by Conduit A.B.S.
In the "In the Continuum" guide to the Gnostic Mass, the College of Thelema provides us with a diagram of the temple. It refers to the following image: "The three descending triangles whose apexes mark the altar, the font, and the tomb are the three descending triangles of the Tree of Life, but expanded so as to give some room to move about."
The three supernals of the Tree of Life applied here to the temple adds up to nine points. Nine suggests the sphere of Yesod, thus; the sub-conscious implantation of the message of the Mass. Yesod also refers to institutions of belief systems, such as temples. The three stages (steps) of the high altar are encountered by the Priest in his ascension with the Priestess. Something very definite happens there in the ascension process of those steps. When the Priestess first enters the temple she is referred to as "The Virgin," she greets the Congregation and Deacon, then ascends the steps. When she returns to the floor of the temple, she is transformed. She further weaves her transformation in her serpentine dance about the altar and font. It is seen in her address to the entombed Priest that she now speaks not as "The Virgin" but as a "Priestess." The three steps could be applied to the elemental order of the tarot. Together they ascend the three steps of the first three elements: fire, water, and air. The Priest approaches these steps with the Priestess after proclaiming; "I set thee upon the summit of the earth."
The final element, earth, is referred to as the high altar itself. The high altar is also referred to by A. Crowley as "...the solid basis of the work, the fixed Will of the Magician." The Priestess takes the fourth on to the footstool (the summit of the earth) where she assumes her position an the altar in the fourth element, earth. The Priest kneels at the summit of the earth, but never actually steps on the fourth element. In the application of the Zodiac, one could say that the feet represent Pisces, which is attributed to one's beliefs, steps upon and believes in all these elements. Her thighs caress the high altar, earth, where Sagittarius ruling this part of the body shows she has vision or sight regarding the earth. The Priest ascends with his beliefs (feet/Pisces) on the steps of the first three elements, but he never actually steps or places his beliefs on the earth. Instead, he labors at the summit; his knees kneeling on the summit of the earth represents Capricorn, therefore he works upon the earth in adoration of Nuit. When the Priest ascends the steps a second time, he addresses the veiled altar with each step referring to; infinite space, the flame of life, the path of creation, and resurrection (just to name a few).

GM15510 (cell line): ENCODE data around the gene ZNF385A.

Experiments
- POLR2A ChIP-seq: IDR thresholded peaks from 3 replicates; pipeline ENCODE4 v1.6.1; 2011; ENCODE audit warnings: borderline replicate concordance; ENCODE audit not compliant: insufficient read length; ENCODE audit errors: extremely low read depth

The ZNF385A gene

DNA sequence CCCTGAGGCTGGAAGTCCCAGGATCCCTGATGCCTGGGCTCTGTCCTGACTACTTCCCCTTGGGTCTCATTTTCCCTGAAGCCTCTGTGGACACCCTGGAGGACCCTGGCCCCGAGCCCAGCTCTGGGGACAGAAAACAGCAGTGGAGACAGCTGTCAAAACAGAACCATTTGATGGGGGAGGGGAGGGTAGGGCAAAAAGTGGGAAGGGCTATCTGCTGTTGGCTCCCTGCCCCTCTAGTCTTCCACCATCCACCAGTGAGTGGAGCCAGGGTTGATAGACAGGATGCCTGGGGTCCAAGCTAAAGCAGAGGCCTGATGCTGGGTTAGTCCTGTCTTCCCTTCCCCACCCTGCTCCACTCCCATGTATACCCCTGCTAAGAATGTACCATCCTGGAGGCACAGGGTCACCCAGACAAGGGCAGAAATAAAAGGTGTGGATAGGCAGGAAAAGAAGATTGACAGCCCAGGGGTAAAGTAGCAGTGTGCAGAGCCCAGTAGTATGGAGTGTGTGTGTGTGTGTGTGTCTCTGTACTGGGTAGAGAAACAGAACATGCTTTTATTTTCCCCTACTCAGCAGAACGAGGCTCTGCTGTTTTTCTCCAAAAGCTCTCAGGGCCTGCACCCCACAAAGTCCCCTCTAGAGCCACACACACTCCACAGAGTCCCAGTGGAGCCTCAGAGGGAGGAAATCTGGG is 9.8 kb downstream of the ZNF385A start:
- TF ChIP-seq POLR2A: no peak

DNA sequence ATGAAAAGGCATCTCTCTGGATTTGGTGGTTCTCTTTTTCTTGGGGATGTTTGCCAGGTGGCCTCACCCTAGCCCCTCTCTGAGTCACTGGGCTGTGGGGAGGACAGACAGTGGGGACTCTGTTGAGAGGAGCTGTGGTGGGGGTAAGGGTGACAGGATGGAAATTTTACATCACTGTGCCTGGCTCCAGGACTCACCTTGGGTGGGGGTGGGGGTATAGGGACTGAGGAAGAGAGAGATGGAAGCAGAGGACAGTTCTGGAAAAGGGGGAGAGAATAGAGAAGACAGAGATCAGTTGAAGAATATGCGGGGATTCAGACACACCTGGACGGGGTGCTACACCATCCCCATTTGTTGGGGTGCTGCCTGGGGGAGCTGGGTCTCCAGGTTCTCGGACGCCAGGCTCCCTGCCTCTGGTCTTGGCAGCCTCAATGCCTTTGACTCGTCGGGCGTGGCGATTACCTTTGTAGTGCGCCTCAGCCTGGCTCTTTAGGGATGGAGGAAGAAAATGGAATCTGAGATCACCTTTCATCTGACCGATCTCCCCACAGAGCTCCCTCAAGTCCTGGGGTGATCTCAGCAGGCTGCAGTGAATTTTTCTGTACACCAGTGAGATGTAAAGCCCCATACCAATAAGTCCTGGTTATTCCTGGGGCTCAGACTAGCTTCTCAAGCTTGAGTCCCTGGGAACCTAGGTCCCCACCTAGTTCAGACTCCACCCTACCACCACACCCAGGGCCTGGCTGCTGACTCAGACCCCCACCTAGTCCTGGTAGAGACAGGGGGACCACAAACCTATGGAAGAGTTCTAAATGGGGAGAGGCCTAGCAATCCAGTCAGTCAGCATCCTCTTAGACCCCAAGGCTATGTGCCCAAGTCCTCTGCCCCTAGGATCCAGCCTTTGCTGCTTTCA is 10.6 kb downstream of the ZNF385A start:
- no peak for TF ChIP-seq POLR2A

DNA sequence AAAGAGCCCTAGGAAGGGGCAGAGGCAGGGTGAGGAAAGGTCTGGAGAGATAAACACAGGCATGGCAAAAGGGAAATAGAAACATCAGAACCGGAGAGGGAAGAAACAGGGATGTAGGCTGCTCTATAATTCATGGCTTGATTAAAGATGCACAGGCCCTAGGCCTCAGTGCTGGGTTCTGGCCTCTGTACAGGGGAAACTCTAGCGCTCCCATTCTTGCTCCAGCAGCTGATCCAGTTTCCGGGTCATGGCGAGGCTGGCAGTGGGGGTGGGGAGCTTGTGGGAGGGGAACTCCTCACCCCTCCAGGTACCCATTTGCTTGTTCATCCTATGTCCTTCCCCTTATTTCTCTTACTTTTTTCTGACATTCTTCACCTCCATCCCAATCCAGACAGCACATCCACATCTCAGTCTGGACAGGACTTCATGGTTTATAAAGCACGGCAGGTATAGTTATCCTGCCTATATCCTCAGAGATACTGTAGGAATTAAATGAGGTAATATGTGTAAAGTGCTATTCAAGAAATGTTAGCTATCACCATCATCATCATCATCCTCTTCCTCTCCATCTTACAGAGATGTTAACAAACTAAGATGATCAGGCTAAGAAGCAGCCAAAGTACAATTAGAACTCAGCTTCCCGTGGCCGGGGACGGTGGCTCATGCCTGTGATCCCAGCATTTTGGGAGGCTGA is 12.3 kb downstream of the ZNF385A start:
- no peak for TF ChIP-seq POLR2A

In all these steps, his only actual reference to the earth itself is the very line with which he chooses to invoke the splendor of Nuit; "By seed and root and stem and bud and leaf and flower and fruit do we invoke thee." His invocation, occurring on the first step (attributed to the fire element in this theory) is a proclamation of Will. In his chapter on the Wand, A. Crowley wrote the following about the Will; "This Magical Will is the wand in your hand by which the Great Work is accomplished, by which the Daughter is not merely set upon the throne of the Mother,* but is assumed in the Highest." Although there isn't any stage direction indicating that the Priest should raise his wand when invoking with reference to the plant life of the earth, it could very well be effective for him to (subtly) do so in light of the aforementioned theory.
* The Mother, the earth or high altar.
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